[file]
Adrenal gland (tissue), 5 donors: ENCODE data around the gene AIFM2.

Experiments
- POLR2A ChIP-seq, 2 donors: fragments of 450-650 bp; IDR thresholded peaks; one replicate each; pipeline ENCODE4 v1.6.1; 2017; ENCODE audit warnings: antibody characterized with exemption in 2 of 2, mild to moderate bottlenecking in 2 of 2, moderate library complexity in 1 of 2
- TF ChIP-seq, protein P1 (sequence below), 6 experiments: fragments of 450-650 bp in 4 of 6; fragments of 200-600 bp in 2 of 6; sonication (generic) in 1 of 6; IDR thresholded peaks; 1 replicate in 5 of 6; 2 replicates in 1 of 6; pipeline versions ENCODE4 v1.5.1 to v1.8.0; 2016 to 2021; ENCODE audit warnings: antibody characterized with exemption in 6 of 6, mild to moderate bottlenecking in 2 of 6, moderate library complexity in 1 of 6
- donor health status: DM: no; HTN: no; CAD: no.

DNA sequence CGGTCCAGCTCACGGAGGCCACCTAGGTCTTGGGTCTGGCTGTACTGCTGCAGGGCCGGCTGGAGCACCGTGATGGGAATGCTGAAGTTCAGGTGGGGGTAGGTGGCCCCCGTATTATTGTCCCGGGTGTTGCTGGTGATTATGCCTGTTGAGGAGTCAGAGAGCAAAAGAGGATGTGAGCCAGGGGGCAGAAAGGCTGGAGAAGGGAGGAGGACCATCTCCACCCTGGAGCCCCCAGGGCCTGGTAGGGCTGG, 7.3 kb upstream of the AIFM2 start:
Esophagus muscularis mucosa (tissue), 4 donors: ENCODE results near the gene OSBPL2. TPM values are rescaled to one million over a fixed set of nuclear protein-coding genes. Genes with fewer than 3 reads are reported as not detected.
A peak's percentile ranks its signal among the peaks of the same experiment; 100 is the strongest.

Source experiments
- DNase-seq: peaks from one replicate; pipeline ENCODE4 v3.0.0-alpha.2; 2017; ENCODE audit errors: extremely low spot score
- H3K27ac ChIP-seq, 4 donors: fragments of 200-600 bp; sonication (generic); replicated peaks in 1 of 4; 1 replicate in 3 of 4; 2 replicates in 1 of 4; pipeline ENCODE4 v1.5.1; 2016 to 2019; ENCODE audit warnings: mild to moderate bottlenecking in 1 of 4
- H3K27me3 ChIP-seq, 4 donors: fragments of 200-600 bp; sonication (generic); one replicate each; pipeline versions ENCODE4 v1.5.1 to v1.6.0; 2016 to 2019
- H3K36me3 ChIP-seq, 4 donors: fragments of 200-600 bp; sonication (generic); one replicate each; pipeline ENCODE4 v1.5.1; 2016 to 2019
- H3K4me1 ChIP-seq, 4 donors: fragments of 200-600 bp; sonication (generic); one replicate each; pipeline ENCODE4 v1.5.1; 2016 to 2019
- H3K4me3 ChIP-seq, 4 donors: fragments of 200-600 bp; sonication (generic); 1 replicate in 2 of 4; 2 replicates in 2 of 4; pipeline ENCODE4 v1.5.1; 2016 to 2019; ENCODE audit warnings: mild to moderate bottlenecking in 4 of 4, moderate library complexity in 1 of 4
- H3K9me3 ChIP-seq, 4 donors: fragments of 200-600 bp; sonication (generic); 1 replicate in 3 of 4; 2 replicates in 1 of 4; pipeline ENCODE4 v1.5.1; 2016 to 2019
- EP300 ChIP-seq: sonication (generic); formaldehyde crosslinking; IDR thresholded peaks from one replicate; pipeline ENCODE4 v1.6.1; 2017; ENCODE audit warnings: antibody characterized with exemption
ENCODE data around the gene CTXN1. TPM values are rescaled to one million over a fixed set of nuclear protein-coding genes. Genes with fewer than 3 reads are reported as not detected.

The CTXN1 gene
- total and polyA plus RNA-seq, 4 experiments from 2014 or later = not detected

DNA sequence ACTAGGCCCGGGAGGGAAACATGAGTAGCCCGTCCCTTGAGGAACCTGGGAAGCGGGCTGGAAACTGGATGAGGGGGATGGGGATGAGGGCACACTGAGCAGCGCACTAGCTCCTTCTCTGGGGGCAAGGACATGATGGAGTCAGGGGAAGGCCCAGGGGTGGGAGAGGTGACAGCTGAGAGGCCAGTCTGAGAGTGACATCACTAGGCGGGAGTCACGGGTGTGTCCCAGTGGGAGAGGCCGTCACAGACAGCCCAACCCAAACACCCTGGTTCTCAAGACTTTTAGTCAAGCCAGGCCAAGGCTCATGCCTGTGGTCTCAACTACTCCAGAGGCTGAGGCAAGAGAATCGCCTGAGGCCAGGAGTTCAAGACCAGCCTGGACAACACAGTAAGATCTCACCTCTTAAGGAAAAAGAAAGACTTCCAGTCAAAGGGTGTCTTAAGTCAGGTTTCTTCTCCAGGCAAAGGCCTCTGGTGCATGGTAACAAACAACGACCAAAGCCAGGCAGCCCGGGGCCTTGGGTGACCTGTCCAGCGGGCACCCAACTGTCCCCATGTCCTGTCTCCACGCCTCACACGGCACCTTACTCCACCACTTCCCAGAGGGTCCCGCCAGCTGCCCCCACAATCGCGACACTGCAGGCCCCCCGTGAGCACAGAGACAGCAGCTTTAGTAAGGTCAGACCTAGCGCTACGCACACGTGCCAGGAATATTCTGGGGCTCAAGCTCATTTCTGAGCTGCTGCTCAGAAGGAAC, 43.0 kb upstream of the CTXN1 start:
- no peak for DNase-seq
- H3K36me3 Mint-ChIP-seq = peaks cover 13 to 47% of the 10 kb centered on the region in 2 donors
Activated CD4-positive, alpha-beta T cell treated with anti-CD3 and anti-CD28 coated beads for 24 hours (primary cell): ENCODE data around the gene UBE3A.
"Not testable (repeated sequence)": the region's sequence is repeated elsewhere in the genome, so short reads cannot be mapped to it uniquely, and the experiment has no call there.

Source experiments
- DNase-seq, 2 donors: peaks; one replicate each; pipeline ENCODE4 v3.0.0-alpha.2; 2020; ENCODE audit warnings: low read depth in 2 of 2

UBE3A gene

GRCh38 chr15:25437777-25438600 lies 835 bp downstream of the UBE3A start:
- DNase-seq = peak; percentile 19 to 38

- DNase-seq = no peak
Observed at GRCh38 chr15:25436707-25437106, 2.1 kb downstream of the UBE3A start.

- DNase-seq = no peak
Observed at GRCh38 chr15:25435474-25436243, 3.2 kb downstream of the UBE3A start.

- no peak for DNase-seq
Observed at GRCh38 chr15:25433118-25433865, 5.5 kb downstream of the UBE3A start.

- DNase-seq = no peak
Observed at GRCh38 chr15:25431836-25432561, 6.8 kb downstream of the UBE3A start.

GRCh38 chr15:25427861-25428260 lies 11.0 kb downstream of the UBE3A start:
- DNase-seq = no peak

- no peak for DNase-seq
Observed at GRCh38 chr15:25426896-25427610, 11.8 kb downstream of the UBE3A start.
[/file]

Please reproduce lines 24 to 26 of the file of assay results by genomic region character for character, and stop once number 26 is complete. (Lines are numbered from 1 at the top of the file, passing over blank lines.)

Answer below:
Activated CD4-positive, alpha-beta T cell treated with anti-CD3 and anti-CD28 coated beads for 24 hours (primary cell): ENCODE data around the gene UBE3A.
"Not testable (repeated sequence)": the region's sequence is repeated elsewhere in the genome, so short reads cannot be mapped to it uniquely, and the experiment has no call there.

Source experiments